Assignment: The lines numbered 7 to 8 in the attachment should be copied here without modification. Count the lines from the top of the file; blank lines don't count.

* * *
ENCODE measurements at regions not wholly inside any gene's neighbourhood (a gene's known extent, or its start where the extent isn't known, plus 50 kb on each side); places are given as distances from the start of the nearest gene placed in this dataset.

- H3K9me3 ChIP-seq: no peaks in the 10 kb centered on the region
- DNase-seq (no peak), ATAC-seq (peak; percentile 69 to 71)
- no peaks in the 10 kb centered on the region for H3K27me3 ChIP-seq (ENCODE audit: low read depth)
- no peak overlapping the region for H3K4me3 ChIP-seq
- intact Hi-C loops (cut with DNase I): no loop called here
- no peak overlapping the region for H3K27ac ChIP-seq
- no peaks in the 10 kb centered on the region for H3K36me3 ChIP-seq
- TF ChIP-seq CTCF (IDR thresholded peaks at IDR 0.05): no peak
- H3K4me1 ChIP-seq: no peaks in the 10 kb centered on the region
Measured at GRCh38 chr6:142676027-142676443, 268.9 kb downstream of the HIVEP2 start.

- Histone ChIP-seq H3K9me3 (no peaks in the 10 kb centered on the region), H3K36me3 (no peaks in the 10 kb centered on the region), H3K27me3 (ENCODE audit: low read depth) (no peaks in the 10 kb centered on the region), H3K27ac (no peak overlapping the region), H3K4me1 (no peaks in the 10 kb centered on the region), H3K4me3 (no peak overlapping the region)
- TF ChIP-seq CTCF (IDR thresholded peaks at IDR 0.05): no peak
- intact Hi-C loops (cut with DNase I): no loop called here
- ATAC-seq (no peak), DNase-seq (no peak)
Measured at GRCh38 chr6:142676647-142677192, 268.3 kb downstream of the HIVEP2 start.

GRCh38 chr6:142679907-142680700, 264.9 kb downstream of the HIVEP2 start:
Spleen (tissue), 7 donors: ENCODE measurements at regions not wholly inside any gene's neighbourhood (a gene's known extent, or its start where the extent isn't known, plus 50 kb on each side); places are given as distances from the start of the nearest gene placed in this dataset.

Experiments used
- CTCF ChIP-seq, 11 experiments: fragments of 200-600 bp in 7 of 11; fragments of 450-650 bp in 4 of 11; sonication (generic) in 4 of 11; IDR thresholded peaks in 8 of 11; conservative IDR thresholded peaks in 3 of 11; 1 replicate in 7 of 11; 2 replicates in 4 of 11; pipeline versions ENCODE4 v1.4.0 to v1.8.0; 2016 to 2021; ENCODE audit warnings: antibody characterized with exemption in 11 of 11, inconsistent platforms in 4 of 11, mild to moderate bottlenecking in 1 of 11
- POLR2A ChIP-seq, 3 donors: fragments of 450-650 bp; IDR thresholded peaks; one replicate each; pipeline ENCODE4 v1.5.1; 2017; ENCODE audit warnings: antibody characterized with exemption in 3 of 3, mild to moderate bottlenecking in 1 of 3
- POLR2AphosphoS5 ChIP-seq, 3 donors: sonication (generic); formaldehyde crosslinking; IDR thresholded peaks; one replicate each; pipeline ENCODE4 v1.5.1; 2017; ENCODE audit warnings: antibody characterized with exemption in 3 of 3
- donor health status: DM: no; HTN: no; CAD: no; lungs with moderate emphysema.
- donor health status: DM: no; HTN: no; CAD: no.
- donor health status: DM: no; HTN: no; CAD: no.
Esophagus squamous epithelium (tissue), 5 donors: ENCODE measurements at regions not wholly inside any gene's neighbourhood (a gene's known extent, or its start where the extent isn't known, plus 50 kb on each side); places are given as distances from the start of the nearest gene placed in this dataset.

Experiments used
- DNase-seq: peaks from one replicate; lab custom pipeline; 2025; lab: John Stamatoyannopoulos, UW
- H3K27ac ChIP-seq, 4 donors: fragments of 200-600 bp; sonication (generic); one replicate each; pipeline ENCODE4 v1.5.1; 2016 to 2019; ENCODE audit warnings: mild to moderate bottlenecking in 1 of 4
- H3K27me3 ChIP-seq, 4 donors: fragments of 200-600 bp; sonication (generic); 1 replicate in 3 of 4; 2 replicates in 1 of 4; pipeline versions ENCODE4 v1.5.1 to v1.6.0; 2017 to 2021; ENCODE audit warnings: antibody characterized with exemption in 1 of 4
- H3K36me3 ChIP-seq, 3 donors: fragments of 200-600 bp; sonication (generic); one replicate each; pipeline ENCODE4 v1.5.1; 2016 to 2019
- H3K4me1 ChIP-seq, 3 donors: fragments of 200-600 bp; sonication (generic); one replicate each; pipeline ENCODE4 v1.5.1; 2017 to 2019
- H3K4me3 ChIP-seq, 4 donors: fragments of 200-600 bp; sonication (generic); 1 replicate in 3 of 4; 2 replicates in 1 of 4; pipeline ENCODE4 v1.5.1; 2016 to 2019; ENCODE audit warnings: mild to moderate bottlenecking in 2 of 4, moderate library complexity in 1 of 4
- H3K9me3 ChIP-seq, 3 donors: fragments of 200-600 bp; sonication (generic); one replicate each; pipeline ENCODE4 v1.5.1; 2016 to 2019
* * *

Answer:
- no peak overlapping the region for H3K27ac ChIP-seq
- no peaks in the 10 kb centered on the region for H3K36me3 ChIP-seq